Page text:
Richmond Cricket Clubs Of The World
Richmondshire, North Yorkshire, UK
Founded in 1837, Richmondshire Cricket Club plays its cricket in the North Yorkshire South Durham (NYSD) ECB Premier League and has won the Premier Division title two years running, last year accumulating the highest number of points in NYSD history.
Led by 1st XI Captain Gary Pratt - who famously (or infamously if you’re an Aussie) ran out Australian Captain Ricky Ponting in the 2005 Ashes – the Club is going for a hat trick of NYSD Premier League titles. With six men’s teams turning out every week, Richmondshire is one of the largest clubs in the North East.
With six men’s teams turning out every week, Richmondshire is one of the largest clubs in the North East.
Goodwood Cricket Club is a Sunday village cricket team that play during the summer in the grounds of Goodwood Park, near Chichester. The ground overlooks Goodwood House and is owned by the Duke of Richmond and Gordon.
It is thought to be one of the oldest cricket clubs in the world. It had strong links with Lord's, as the 4th Duke was one of the original backers of Thomas Lord.
Today, the club and ground is owned by the Duke of Richmond and Gordon but run by a group of volunteers that make up the Goodwood Cricket Club Team
Richmond Green, London, UK
Richmond, London Home club (circa 1666– 1743); village teams associated with The Princes Head pub and The Cricketers pub
The Cricketers, Richmond Green. The Green was a popular venue for cricket matches during the 18th century and before. The earliest reference to cricket on Richmond Green is from an 1666 letter by Sir Robert Paston, a resident of Richmond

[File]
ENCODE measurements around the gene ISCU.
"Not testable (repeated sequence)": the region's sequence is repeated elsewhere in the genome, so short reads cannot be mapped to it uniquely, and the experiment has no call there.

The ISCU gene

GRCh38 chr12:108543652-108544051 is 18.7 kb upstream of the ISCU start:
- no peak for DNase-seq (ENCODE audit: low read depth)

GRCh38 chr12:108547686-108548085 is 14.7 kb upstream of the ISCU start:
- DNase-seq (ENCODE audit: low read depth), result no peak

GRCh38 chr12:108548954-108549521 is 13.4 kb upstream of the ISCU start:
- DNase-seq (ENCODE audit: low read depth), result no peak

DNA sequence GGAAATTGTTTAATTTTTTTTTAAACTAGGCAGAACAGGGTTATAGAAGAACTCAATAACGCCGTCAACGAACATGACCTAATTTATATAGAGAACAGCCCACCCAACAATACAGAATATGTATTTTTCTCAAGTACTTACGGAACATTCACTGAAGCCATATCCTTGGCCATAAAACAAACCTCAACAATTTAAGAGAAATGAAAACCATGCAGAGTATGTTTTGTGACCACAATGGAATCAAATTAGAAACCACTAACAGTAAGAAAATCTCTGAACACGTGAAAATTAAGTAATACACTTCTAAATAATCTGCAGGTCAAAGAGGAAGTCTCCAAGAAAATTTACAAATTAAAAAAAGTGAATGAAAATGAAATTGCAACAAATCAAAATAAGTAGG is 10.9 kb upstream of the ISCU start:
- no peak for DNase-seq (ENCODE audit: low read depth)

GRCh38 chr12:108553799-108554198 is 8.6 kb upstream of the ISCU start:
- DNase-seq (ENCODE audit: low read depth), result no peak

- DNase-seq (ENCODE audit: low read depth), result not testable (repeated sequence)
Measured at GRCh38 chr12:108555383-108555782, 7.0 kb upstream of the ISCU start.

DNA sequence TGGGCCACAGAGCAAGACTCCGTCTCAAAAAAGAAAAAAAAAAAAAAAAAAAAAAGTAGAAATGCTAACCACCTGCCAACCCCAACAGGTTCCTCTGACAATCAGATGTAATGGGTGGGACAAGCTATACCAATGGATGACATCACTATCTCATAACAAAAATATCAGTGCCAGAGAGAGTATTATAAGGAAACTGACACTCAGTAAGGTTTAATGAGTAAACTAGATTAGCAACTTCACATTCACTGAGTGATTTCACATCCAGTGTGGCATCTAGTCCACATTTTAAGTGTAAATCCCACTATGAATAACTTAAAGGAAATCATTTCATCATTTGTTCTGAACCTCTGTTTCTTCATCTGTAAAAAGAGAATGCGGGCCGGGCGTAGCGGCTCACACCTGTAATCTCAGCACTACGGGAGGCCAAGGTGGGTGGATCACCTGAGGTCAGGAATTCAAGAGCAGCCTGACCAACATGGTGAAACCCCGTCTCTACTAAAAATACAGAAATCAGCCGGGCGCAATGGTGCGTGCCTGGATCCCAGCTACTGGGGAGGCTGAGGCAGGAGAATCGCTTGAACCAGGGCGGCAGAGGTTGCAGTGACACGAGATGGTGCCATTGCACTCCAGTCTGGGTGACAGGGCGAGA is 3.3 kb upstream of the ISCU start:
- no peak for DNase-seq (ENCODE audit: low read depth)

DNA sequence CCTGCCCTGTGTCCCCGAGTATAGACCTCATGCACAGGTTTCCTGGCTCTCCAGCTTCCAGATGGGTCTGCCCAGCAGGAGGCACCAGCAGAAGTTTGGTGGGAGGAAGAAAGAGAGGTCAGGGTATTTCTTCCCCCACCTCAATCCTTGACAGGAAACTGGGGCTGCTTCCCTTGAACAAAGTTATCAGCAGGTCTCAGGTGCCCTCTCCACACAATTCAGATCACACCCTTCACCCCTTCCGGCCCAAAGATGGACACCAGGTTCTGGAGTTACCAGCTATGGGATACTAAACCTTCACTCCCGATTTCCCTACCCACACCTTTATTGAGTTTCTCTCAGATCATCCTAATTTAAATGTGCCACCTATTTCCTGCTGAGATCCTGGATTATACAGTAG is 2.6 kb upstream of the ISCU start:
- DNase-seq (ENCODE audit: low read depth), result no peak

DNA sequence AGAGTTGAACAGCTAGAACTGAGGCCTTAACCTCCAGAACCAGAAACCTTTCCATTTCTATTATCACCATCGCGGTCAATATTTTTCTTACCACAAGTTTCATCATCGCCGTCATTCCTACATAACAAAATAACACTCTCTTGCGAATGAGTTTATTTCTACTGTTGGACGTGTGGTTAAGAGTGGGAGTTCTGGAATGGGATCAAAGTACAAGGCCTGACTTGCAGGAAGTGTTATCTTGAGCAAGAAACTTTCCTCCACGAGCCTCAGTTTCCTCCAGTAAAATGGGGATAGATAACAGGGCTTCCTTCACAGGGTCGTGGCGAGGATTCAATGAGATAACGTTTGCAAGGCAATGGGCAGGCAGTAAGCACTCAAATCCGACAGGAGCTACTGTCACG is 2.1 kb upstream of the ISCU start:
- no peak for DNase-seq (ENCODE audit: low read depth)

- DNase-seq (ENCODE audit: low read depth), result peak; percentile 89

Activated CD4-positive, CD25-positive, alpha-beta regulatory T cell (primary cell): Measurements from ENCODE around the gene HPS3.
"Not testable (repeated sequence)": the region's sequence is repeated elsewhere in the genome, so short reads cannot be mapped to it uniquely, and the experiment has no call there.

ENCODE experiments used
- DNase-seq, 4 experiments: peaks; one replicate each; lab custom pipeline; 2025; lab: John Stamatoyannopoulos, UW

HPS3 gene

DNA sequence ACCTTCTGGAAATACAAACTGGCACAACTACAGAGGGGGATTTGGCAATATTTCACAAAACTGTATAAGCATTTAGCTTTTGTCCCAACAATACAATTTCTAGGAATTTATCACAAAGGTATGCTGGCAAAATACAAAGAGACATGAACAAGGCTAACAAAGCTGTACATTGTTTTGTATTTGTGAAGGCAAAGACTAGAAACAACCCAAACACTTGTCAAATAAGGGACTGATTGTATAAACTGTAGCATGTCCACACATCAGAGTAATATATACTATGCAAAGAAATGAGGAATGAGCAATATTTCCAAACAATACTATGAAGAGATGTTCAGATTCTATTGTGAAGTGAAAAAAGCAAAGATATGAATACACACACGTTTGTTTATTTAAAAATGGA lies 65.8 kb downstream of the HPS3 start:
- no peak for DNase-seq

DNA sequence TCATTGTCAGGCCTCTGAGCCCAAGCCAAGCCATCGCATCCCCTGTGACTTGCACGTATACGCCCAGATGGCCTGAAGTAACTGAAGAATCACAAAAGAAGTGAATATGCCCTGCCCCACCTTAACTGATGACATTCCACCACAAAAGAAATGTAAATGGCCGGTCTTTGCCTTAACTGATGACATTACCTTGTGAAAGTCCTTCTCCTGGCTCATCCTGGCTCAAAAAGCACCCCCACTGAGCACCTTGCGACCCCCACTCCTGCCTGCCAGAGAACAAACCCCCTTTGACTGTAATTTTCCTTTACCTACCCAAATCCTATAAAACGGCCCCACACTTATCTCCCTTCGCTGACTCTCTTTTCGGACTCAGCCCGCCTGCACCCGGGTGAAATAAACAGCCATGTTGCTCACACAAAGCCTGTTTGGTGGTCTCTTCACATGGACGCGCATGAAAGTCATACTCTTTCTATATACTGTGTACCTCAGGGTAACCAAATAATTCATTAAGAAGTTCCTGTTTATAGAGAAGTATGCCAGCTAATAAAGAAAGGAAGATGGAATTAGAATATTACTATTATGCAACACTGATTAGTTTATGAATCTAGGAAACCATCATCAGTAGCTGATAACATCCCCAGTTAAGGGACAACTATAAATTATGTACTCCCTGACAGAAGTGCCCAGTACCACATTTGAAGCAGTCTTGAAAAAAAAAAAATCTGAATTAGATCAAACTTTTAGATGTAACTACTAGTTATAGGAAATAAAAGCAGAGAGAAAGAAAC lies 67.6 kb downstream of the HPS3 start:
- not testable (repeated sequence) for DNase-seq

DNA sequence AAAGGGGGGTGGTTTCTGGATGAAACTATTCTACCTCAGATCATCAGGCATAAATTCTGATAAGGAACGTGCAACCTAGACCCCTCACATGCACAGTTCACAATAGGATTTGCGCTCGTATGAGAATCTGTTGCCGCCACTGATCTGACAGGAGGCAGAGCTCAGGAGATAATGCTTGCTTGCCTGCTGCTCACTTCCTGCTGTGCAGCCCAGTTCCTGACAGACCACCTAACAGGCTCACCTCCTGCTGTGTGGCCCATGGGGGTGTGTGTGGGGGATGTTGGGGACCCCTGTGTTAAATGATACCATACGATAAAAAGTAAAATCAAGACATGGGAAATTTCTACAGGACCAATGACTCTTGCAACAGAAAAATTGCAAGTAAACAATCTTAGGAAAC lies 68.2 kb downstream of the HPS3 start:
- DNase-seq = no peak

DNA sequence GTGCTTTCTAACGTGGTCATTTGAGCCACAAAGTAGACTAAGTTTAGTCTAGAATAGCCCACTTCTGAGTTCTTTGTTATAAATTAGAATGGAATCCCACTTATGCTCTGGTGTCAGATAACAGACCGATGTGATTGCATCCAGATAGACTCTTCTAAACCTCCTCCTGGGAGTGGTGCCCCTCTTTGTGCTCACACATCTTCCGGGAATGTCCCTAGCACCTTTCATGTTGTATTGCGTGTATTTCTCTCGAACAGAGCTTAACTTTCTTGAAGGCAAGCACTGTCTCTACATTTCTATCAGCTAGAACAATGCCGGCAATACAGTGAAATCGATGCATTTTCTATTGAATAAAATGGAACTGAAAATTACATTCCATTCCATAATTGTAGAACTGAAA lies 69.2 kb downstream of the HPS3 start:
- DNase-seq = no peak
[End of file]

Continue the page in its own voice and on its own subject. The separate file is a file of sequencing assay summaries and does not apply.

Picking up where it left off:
The earliest known fixture on the Green was Surrey v Middlesex in June 1730. Surrey won the match, although the runs are not recorded.
Perhaps the most infamous game to be played on the Green took place the following year on 23 August when a Mr Chambers organised an eleven-a-side game against the Duke of Richmond's team from Sussex. It is the earliest match where team scores are known: Duke of Richmond 79, Mr Chambers 119; Duke of Richmond 72, Mr Chambers 23–5 (approx.). The game ended promptly at a pre-agreed time although Mr Chambers with "four or five more to have come in" and needing "about 8 to 10 notches" clearly had the upper hand. The end result caused a fracas among the crowd at Richmond Green who were incensed by the prompt finish because the Duke of Richmond had arrived late and delayed the start of the game. The riot resulted in some of the Sussex players "having the shirts torn off their backs; and it was said a law suit would commence about the play".
The first reference to a "Richmond" team playing at Richmond Green is also the last reference to its use as a first-class cricket venue. This was on 4 July 1743 when Richmond & Kingston were beaten by London. The noted batsman Robert "Long Robin" Colchin, of Bromley, played for London as a given man
The Green is presently home to two village cricket teams each affiliated to two of Richmond's pubs, The Princes Head and The Cricketers.
Richmond Cricket Club, British Columbia, Canada